What does vitamin D do?
Vitamin D controls calcium and phosphate levels in the body. This helps to maintain bones, teeth, muscles and general wellbeing.
Who is most at risk of low levels of vitamin D?
Low levels of vitamin D are also called “vitamin D deficiency”. National advice tells us there is a greater risk of vitamin D deficiency in people who:
- are over 65 years of age
- are overweight
- are pregnant or breastfeeding
- are spending a lot of time indoors
- have darker skin tones such as those of Mediterranean heritage or Black, Asian and Minority Ethnic (BAME) background including those of mixed race
How much vitamin D should I be taking every day?
Normally you will get enough vitamin D from sunlight between March and September. However, the NHS is recommending that we take 400 units (10 micrograms) of vitamin D each day if we are at risk, to prevent deficiency.
What are the effects of vitamin D deficiency?
The main symptoms are bone pain or unexplained tiredness.
What should I do if I have signs of vitamin D deficiency?
If you are an inpatient with the Trust you should discuss this with the ward team. If you are an employee you can discuss it with your GP or with occupational health. Everyone else should discuss this with their GP. Serious deficiency is treated medically with higher doses of vitamin D than those usually taken in supplements.
Is there a link between vitamin D deficiency and COVID-19?
There is no proven link. Research is ongoing. Avoiding deficiency is still a good idea whether you are worried about COVID-19 or not.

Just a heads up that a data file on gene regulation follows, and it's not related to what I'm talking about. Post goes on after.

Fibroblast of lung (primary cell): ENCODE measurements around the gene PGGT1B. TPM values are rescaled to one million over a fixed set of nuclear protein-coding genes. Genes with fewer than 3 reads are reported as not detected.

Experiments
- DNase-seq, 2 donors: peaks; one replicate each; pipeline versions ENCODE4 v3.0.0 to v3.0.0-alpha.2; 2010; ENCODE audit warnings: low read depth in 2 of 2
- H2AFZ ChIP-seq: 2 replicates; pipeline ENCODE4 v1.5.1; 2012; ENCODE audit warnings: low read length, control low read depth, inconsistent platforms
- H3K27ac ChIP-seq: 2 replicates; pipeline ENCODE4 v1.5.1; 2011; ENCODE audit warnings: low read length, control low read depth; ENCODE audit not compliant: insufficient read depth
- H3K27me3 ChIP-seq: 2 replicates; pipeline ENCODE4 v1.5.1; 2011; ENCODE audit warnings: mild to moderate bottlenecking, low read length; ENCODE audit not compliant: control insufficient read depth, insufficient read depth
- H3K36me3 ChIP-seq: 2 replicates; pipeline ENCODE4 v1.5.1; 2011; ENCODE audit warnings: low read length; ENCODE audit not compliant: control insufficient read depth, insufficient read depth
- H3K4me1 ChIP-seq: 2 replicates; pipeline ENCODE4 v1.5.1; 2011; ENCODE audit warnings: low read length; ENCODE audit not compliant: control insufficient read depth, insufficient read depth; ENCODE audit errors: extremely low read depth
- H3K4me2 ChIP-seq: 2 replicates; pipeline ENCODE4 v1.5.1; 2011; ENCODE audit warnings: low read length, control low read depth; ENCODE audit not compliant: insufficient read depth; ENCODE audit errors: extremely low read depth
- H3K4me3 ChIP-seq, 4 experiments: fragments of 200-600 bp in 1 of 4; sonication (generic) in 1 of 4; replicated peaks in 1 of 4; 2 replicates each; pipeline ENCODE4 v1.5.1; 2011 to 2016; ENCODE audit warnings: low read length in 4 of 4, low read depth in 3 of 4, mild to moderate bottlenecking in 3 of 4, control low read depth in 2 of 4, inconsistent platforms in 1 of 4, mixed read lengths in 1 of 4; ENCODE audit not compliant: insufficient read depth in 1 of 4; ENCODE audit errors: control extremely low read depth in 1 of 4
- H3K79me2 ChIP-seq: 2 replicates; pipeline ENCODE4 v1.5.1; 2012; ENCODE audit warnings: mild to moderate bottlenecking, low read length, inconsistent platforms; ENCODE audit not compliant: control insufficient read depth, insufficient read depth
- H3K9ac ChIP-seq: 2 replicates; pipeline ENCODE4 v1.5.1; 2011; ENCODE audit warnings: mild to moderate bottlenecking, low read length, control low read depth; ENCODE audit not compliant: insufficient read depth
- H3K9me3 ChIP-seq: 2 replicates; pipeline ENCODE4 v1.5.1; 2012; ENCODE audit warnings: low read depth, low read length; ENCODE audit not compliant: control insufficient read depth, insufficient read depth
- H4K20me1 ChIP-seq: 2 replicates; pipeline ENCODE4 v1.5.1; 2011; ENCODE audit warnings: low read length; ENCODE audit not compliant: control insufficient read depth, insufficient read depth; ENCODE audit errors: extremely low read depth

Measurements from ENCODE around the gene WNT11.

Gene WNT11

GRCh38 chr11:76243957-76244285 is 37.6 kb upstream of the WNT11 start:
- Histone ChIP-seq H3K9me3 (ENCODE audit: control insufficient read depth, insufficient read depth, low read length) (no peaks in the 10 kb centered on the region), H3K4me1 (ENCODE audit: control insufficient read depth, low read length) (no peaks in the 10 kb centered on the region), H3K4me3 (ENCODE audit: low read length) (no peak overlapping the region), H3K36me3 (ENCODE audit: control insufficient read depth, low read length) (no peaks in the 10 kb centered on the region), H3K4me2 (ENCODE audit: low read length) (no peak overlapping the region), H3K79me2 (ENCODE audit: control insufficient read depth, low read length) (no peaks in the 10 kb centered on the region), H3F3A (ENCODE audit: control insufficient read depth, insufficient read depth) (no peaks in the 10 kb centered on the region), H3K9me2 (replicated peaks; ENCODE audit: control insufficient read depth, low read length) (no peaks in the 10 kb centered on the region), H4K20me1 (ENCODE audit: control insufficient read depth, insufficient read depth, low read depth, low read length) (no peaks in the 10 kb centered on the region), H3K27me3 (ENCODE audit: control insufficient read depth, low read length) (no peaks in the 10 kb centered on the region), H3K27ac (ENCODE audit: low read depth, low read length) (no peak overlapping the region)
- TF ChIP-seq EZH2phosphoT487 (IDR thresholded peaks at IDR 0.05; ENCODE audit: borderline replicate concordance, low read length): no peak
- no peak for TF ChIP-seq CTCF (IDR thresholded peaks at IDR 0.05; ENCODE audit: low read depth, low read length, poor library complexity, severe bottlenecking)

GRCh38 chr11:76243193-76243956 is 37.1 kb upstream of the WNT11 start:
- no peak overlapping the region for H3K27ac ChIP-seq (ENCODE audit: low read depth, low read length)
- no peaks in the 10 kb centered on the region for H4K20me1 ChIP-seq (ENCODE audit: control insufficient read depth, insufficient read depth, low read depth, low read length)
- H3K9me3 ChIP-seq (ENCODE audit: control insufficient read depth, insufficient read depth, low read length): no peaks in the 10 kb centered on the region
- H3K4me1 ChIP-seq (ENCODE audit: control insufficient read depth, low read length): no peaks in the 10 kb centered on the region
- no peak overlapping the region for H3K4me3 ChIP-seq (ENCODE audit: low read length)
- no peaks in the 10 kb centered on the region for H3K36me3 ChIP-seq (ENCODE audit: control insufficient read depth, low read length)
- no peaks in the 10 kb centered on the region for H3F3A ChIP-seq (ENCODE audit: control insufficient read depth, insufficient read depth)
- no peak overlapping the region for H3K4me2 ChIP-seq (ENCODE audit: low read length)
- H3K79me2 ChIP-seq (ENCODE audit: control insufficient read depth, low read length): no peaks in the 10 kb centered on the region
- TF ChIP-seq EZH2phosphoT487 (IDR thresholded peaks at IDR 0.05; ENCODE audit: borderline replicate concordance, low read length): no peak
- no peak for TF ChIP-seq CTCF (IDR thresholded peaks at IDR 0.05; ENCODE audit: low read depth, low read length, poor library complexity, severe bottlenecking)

Is there anyone who should not take vitamin D supplements?
You should not take these supplements if you are already taking supplements or medicines that contain vitamin D (sometimes called colecalciferol). People taking digoxin or those with severe kidney or liver problems should speak to their doctor before taking vitamin D supplements.
What other sources of vitamin D are there?
Your skin makes vitamin D when exposed to sunlight. Other sources include foods such as tofu, fortified cereals, egg yolks, fatty fish, soy milk and red meat. It can still be difficult to get enough vitamin D from food alone.
What side effects do vitamin D supplements have?
Most people do not experience side-effects. If they do then these can include abdominal (tummy) pain, headache and nausea.
Is it safe to take vitamin D if I am pregnant or breastfeeding?
Yes, as long as you take the dose advised. Your pregnancy supplements may already contain vitamin D, so check first.
Where can I get vitamin D supplements?
These can be bought from pharmacies, health food shops and many supermarkets, including on-line. Inpatients can be prescribed vitamin D supplements if they and their prescriber agree it would be helpful while they are on our wards.
I have dietary requirements, can I still take vitamin D supplements?
If buying supplements you will need to check at the time. If supplements are provided to you then you will need to discuss your requirements with your healthcare team. Supplements might not be strictly vegan. The Vegan Society advise that veganism is a lifestyle that “seeks
to exclude as far as possible and practicable, all forms of exploitation of and cruelty to, animals for food, clothing or any other purpose”, but that it is not always possible to find a medicine or supplement that is truly vegan. Find out more at www.vegansociety.com
What about religious fasting such as Ramadan?
Vitamin D supplements are only taken once a day and the timing is not important, so there is no need to take them during the hours of fasting.
Where can I find more information about vitamin D?
The NHS website has a lot of information about vitamin D. Visit www.nhs.uk/conditions/vitamins-and-minerals/vitamin-d
Produced by Twané Walker – Registered Dietitian